More than at any other time, the garden is a refuge now. As a place to escape from sweaty cars and offices it can’t be bettered and in these recessionary times, leisure destinations that are as economical or rewarding are very hard to find.
This is the time when an old garden, one that you’ve grown with over the years, can be at its most delightful. As sun comes slowly round on hot days you relish the shade of an old tree or wall that you’ve known for many summers. It can also be fun to enjoy the novelty of something new if you’ve recently moved.
Now is not the time for working too hard (in the garden or at the office!). Carry on with your routine tasks and maybe take on a little project if you’re feeling especially energetic, but mostly, sit back and relax!
Flowering grasses, a spectacle in the garden
If you’re looking for a plant with architectural qualities, a hint of the exotic and very low requirements for care, then ornamental grasses could be your answer. Flowering grasses provide a spectacle in the garden that far outweighs their demands for care, or their initial investment.
Many, including Imperata, Pennisetum and Miscanthus are said to be ‘trouble free’ and they can bring pleasure year after year. They’re also fantastic for softening up hard landscaping, perhaps on a new-build site.
The range of ornamental grasses available these days means that you can find something for every situation. In even the smallest garden you should be able to plant specimens of several different species/varieties. The taller species and varieties offer the promise of sensory reward from the movement and sound as breezes sough through the leaves. Shorter grasses are suitable for container planting.
Sorts of flowering grasses
Here is a flavour of the wide variety of shapes and sizes on offer. Miscanthus sinensis ‘Silberfeder’ (silver feather) can develop stems as long as 2.5m that remain as an attractive garden feature through winter. The leaves of Miscanthus sinensis ‘Zebrinus’ are shorter (reaching about 1.2m), but the creamy horizontal banding they exhibit can make them appear stippled in sunshine on cloudy days.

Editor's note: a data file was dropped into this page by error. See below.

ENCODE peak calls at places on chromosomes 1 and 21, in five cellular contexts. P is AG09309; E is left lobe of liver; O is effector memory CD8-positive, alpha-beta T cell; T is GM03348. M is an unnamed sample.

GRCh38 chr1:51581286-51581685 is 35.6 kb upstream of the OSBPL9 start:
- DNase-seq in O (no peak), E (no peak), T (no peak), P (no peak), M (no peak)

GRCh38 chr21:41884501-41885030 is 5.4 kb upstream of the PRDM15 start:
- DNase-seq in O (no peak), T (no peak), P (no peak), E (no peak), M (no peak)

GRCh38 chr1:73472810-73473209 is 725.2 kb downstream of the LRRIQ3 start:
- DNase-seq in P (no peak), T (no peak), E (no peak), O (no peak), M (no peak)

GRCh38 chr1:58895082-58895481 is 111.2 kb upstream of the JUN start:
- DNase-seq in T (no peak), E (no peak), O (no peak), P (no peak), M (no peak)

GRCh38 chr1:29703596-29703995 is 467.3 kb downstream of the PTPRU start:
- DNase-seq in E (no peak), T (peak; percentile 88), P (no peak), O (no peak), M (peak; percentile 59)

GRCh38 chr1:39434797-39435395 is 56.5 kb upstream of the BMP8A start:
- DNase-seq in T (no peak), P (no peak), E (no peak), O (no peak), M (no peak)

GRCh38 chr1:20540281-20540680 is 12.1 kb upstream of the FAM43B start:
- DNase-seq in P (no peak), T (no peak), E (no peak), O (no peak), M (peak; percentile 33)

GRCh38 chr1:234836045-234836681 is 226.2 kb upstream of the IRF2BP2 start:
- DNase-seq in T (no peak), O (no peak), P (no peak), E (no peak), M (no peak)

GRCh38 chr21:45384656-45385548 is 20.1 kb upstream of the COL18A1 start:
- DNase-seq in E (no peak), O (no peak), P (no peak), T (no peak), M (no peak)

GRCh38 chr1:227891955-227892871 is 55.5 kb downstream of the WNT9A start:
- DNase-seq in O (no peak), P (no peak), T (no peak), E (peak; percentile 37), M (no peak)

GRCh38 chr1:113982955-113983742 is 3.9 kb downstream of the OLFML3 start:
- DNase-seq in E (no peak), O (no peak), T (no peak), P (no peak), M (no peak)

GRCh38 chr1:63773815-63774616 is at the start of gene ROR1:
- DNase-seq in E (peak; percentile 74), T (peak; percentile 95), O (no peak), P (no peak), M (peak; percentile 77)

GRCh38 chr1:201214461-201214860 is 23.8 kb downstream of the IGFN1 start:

Imperata cylindrica ‘Rubra’, also known as the ‘Red Baron’, is another spectacular grass. It’s a clump-forming plant and the leaves are shorter, at about 40cm, but they turn red from the tips of the stems downwards, almost as far as the base. Penisetum villosum (also known as feathertop) is an example of a wonderful perennial grass that produces soft, feathery heads in late summer and early autumn.
Combinations with ornamental grasses
Ornamental grasses combine well with other plants. Autumn flowering plants, for example, asters, helianthus or chrysanthemums make good partners, but foliage plants can also be effective alongside more subtle grasses. For example a side-by-side blend of the foliage of Miscanthus sinensis ‘Variegatus’ and Elaeagnus ‘Quicksilver’ can be a delightful and understated combination.
Most grasses are easy to grow and will thrive in even poorer soils, though they do tend to need a full sun position. Once established they will perform year after year with the minimum of intervention and have low water requirements, making them perfect for drought-prone areas. However, if you want to do your best by them, feed in spring with a general purpose fertiliser. They’re sufficiently sturdy to survive the odd ball being kicked through them, which makes them the ideal choice for a family garden.